Motorola has issued a warning to owners of its Edge 50 Pro, Edge 50 Fusion, and Edge 50 Ultra models, advising against the use of liquid UV screen protectors. This announcement comes hot on the heels of a similar cautionary statement from Xiaomi earlier this year.

In a note to customers, Motorola acknowledged that many users seek extra protection for their devices through cases and films. However, the company emphasized that the UV glue used in liquid UV protectors can damage smartphones, potentially leading to issues that could void the device’s warranty.

Motorola doesn’t go into specifics, but one reason could be screen compatibility. Some screens might not be compatible with certain types of UV glue. For instance, if the screen has a special coating or treatment, the glue might not adhere properly or could damage the coating.

Motorola-liquid-UV-screen-protectors

This is the second major smartphone manufacturer to publicly warn against liquid UV protectors. Xiaomi recently raised concerns about potential damage to phone displays and the risk of warranty invalidation due to the use of these protectors. The warnings from both companies highlight potential risks associated with liquid UV protectors, such as adhesive seepage into phone components, difficulties in removal, and possible damage to the screen itself.

Xiaomi warns that when using a liquid UV screen protector, the liquid adhesive can sneak into your phone’s buttons, charging port, speaker, and even under the battery cover. This can cause a whole host of headaches like random restarts, sticky buttons, muffled sound, and even damage to the battery cover. These issues can easily void your warranty.

Samsung has not provided specific guidance on the use of UV glue in screen protectors. However, some Samsung users have reported issues such as the back cover peeling off and interference with the phone’s original adhesive​ after installing liquid UV screen protectors. This explains why Samsung generally advises users to use high-quality, Samsung-approved accessories to avoid damage and ensure compatibility with their devices.

Apple says their warranty doesn’t apply to “consumable parts, such as batteries or protective coatings that are designed to diminish over time, unless failure has occurred due to a defect in materials or workmanship,” so you might want to stay off liquid UV protective films for the same warranty reasons stated by Xiaomi.

Liquid UV protectors offer attractive features like full coverage and self-healing properties, but the potential downsides have led these manufacturers to recommend alternative screen protection options. While Motorola and others don’t explicitly mention it, Xiaomi recommends using tempered glass, non-tempered, or electrostatic films as safer alternatives to safeguard your smartphone screens.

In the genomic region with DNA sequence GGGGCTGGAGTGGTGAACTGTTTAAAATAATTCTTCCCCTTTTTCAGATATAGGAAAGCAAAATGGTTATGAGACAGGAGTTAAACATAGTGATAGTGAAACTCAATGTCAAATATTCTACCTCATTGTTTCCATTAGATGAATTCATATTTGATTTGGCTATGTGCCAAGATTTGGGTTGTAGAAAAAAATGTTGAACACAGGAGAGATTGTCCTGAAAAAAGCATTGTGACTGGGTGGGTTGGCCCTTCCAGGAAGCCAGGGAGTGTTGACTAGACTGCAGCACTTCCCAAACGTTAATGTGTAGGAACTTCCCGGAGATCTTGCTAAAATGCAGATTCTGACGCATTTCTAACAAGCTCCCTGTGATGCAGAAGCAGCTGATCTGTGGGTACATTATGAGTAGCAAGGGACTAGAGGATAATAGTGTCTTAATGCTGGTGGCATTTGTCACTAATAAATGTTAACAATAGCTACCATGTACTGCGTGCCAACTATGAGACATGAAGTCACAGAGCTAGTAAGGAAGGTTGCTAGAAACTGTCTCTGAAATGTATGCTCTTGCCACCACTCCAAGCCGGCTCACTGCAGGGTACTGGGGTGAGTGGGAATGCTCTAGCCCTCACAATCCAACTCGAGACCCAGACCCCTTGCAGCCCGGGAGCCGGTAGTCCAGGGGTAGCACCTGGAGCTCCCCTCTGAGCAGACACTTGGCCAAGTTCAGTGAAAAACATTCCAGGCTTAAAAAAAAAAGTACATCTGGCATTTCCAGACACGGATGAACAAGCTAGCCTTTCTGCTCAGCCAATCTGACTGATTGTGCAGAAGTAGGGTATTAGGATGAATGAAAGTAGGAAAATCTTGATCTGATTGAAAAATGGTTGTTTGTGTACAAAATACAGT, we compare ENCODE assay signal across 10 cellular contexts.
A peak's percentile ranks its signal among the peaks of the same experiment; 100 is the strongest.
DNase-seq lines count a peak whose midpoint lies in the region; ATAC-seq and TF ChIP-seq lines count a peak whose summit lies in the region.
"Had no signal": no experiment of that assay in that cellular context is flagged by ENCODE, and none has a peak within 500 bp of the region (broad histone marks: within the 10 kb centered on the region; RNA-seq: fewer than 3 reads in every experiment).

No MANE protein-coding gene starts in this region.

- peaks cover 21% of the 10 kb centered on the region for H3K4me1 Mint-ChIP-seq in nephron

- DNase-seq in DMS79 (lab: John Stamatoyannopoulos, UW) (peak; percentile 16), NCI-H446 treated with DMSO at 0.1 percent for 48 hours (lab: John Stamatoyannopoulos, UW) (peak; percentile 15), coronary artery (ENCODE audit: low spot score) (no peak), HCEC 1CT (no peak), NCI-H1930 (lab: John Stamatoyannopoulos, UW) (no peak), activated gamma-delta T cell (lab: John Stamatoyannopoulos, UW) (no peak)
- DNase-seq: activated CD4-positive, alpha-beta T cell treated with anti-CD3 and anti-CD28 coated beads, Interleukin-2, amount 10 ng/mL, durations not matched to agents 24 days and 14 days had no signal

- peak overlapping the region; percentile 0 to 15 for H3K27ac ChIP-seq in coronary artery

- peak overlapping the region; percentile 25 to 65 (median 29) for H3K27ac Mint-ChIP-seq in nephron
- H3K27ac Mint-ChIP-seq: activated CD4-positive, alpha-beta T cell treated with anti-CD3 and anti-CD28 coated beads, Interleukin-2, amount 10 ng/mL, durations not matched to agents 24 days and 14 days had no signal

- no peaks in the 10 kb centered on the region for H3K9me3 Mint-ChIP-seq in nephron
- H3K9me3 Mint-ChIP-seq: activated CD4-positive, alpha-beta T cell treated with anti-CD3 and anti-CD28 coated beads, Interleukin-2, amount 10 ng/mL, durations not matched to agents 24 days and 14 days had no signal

To ensure a smooth experience for all users, we strongly advise against the use of liquid UV adhesive protectors as they may result in malfunctions, which could void your warranty. Instead, we recommend considering alternatives such as tempered glass, non-tempered, or electrostatic films for worry-free screen protection, which do not require the application of liquid UV-based glue or adhesive, ensuring optimal device performance.

With two major players in the smartphone industry raising red flags, it’s clear that the use of liquid UV screen protectors is a decision that should not be taken lightly. Consumers are encouraged to weigh the potential benefits against the risks and explore alternative protection methods to ensure the longevity and functionality of their devices.

For users of the Motorola Edge 50 series and other smartphones, this advisory serves as a crucial reminder to carefully consider the type of screen protector used. Liquid UV screen protectors, while popular for their seamless fit, carry significant risks that could lead to costly repairs or voided warranties.

Himanshu Arora
256 Posts

I have been writing tech-focused articles since 2010. In my around 15 years of experience so far, I have written for many leading publications, including Computerworld, GSMArena, TechSpot, HowtoForge, LinuxJournal, and MakeTechEasier to name a few. I also co-founded PiunikaWeb, which went on to become a huge success within 5 years of its inception. Here at TechIssuesToday, I aim to offer you helpful information in a way that you won't find anywhere else easily.

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